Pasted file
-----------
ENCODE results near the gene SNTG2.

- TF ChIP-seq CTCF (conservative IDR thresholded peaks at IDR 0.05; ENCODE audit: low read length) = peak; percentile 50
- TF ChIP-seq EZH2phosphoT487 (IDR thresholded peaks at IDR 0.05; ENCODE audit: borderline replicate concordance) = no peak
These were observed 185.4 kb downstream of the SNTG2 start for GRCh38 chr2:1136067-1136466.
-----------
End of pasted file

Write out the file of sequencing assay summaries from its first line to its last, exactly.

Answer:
ENCODE results near the gene SNTG2.

- TF ChIP-seq CTCF (conservative IDR thresholded peaks at IDR 0.05; ENCODE audit: low read length) = peak; percentile 50
- TF ChIP-seq EZH2phosphoT487 (IDR thresholded peaks at IDR 0.05; ENCODE audit: borderline replicate concordance) = no peak
These were observed 185.4 kb downstream of the SNTG2 start for GRCh38 chr2:1136067-1136466.